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Donald R. McClarey

December 4, 1918: Woodrow Wilson Sails for France

  Woodrow Wilson sailed for France a century ago, ironically in the SS George Washington, a German passenger liner interned in New York City at the outbreak of World War I.  He was the second US President to travel abroad

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Donald R. McClarey

December 2, 1918: State of the Union Address

  GENTLEMEN OF THE CONGRESS: The year that has elapsed since I last stood before you to fulfil my constitutional duty to give to the Congress from time to time information on the state of the Union has been so

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Donald R. McClarey

Clemenceau Quote

I was seated between Jesus Christ and Napoleon. David Lloyd George, British Prime Minister, on his experiences at the Paris Peace Conference with Wilson and Clemenceau. For you a hundred years is a very long time; for us it does

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Donald R. McClarey

Thanksgiving Proclamation 1918

It has long been our custom to turn, in the autumn of the year, in praise and thanksgiving to Almighty God for his many blessing and mercies to us as a nation. This year we have special and moving cause

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Donald R. McClarey

November 11, 1918: Captain Truman Writes to Bess

Dear Bess: November 11, 1918 I knew Uncle Samuel was holding out on me when your letter came not with Boxley’s and Brelsford’s. Two came this morning and I am of course very happy. We are all wondering what the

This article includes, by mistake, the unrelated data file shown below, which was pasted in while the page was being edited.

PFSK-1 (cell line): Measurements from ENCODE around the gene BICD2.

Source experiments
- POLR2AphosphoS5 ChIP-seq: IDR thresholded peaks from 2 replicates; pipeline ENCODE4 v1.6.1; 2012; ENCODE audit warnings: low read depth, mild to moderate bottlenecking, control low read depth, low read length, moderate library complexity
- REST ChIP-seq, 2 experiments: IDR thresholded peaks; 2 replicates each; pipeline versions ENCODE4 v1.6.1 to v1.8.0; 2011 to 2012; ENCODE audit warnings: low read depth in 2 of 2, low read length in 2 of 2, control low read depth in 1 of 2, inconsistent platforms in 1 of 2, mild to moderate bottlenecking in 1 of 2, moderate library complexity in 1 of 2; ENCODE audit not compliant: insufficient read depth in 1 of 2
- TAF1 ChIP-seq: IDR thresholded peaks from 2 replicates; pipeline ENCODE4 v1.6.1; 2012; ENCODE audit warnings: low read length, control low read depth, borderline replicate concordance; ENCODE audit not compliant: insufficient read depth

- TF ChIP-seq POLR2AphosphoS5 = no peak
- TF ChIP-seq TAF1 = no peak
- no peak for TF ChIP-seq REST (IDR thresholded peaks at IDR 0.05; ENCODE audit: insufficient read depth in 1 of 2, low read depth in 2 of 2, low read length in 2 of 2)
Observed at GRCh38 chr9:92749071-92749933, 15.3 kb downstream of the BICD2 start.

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Donald R. McClarey

November 9, 1918: Abdication of Kaiser Wilhelm II

    You [recruits] have sworn loyalty to me. You have only one enemy and that is my enemy. In the present social confusion it may come about that I order you to shoot down your own relatives, brothers or

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Donald R. McClarey

Armistice Terms

The Armistice was negotiated over a period of two days, November 8-9, 1918.  The term negotiate is not actually accurate.  The Allies through Marshal Foch dictated the terms to be accepted or not by the Germans.  The Germans won a

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Donald R. McClarey

November 1, 1918: Captain Harry Truman Writes to Bess

    Prior to World War I Harry Truman had not met with much success.  Hard working, personable and ambitious, none of the many jobs he took on, or the business ventures he launched, gave him long term financial security. 

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Donald R. McClarey

October 30, 1918: Pershing Opposes an Armistice